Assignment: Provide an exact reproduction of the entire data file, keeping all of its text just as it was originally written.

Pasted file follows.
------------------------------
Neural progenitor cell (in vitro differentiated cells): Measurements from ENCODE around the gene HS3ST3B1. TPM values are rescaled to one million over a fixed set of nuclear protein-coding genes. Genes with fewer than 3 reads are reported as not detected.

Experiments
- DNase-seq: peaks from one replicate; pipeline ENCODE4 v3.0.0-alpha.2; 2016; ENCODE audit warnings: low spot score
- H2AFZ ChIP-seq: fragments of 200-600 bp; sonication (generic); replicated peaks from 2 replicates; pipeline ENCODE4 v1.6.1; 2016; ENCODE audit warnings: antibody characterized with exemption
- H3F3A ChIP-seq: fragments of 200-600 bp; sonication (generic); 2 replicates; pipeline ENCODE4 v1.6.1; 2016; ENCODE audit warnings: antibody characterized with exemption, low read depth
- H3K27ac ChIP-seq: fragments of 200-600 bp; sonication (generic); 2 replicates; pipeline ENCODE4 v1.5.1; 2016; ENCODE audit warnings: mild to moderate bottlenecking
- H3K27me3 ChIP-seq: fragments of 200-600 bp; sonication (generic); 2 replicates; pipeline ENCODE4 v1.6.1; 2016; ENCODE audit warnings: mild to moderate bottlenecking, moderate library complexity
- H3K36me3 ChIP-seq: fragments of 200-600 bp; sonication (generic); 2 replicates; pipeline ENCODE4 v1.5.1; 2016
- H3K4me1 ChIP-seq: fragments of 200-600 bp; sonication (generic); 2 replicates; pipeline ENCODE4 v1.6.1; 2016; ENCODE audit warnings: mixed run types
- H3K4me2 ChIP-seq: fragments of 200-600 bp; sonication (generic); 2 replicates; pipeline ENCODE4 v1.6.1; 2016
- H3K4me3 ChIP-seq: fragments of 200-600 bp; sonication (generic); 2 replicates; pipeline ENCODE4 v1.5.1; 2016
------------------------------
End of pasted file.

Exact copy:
Neural progenitor cell (in vitro differentiated cells): Measurements from ENCODE around the gene HS3ST3B1. TPM values are rescaled to one million over a fixed set of nuclear protein-coding genes. Genes with fewer than 3 reads are reported as not detected.

Experiments
- DNase-seq: peaks from one replicate; pipeline ENCODE4 v3.0.0-alpha.2; 2016; ENCODE audit warnings: low spot score
- H2AFZ ChIP-seq: fragments of 200-600 bp; sonication (generic); replicated peaks from 2 replicates; pipeline ENCODE4 v1.6.1; 2016; ENCODE audit warnings: antibody characterized with exemption
- H3F3A ChIP-seq: fragments of 200-600 bp; sonication (generic); 2 replicates; pipeline ENCODE4 v1.6.1; 2016; ENCODE audit warnings: antibody characterized with exemption, low read depth
- H3K27ac ChIP-seq: fragments of 200-600 bp; sonication (generic); 2 replicates; pipeline ENCODE4 v1.5.1; 2016; ENCODE audit warnings: mild to moderate bottlenecking
- H3K27me3 ChIP-seq: fragments of 200-600 bp; sonication (generic); 2 replicates; pipeline ENCODE4 v1.6.1; 2016; ENCODE audit warnings: mild to moderate bottlenecking, moderate library complexity
- H3K36me3 ChIP-seq: fragments of 200-600 bp; sonication (generic); 2 replicates; pipeline ENCODE4 v1.5.1; 2016
- H3K4me1 ChIP-seq: fragments of 200-600 bp; sonication (generic); 2 replicates; pipeline ENCODE4 v1.6.1; 2016; ENCODE audit warnings: mixed run types
- H3K4me2 ChIP-seq: fragments of 200-600 bp; sonication (generic); 2 replicates; pipeline ENCODE4 v1.6.1; 2016
- H3K4me3 ChIP-seq: fragments of 200-600 bp; sonication (generic); 2 replicates; pipeline ENCODE4 v1.5.1; 2016